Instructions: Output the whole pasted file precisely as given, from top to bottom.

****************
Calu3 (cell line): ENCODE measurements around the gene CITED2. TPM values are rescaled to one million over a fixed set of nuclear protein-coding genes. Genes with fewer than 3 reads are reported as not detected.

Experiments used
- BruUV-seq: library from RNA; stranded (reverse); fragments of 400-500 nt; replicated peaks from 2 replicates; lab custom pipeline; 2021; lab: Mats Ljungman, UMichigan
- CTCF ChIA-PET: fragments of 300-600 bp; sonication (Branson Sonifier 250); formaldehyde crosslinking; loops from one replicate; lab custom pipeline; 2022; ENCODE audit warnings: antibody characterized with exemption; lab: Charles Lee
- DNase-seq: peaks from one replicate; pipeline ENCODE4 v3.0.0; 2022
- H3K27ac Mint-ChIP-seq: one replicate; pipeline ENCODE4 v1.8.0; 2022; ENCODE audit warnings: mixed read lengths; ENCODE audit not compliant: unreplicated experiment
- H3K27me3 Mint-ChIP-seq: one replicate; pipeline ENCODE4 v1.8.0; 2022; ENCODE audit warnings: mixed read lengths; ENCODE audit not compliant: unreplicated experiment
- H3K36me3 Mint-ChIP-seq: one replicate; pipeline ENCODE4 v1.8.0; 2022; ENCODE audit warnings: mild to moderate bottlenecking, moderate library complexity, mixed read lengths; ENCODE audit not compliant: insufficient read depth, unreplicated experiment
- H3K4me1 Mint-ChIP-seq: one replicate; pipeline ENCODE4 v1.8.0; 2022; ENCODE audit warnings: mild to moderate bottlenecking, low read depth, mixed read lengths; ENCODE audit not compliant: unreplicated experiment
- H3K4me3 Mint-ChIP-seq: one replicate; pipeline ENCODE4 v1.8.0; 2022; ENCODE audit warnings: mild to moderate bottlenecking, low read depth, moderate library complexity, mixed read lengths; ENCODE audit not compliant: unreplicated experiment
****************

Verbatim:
Calu3 (cell line): ENCODE measurements around the gene CITED2. TPM values are rescaled to one million over a fixed set of nuclear protein-coding genes. Genes with fewer than 3 reads are reported as not detected.

Experiments used
- BruUV-seq: library from RNA; stranded (reverse); fragments of 400-500 nt; replicated peaks from 2 replicates; lab custom pipeline; 2021; lab: Mats Ljungman, UMichigan
- CTCF ChIA-PET: fragments of 300-600 bp; sonication (Branson Sonifier 250); formaldehyde crosslinking; loops from one replicate; lab custom pipeline; 2022; ENCODE audit warnings: antibody characterized with exemption; lab: Charles Lee
- DNase-seq: peaks from one replicate; pipeline ENCODE4 v3.0.0; 2022
- H3K27ac Mint-ChIP-seq: one replicate; pipeline ENCODE4 v1.8.0; 2022; ENCODE audit warnings: mixed read lengths; ENCODE audit not compliant: unreplicated experiment
- H3K27me3 Mint-ChIP-seq: one replicate; pipeline ENCODE4 v1.8.0; 2022; ENCODE audit warnings: mixed read lengths; ENCODE audit not compliant: unreplicated experiment
- H3K36me3 Mint-ChIP-seq: one replicate; pipeline ENCODE4 v1.8.0; 2022; ENCODE audit warnings: mild to moderate bottlenecking, moderate library complexity, mixed read lengths; ENCODE audit not compliant: insufficient read depth, unreplicated experiment
- H3K4me1 Mint-ChIP-seq: one replicate; pipeline ENCODE4 v1.8.0; 2022; ENCODE audit warnings: mild to moderate bottlenecking, low read depth, mixed read lengths; ENCODE audit not compliant: unreplicated experiment
- H3K4me3 Mint-ChIP-seq: one replicate; pipeline ENCODE4 v1.8.0; 2022; ENCODE audit warnings: mild to moderate bottlenecking, low read depth, moderate library complexity, mixed read lengths; ENCODE audit not compliant: unreplicated experiment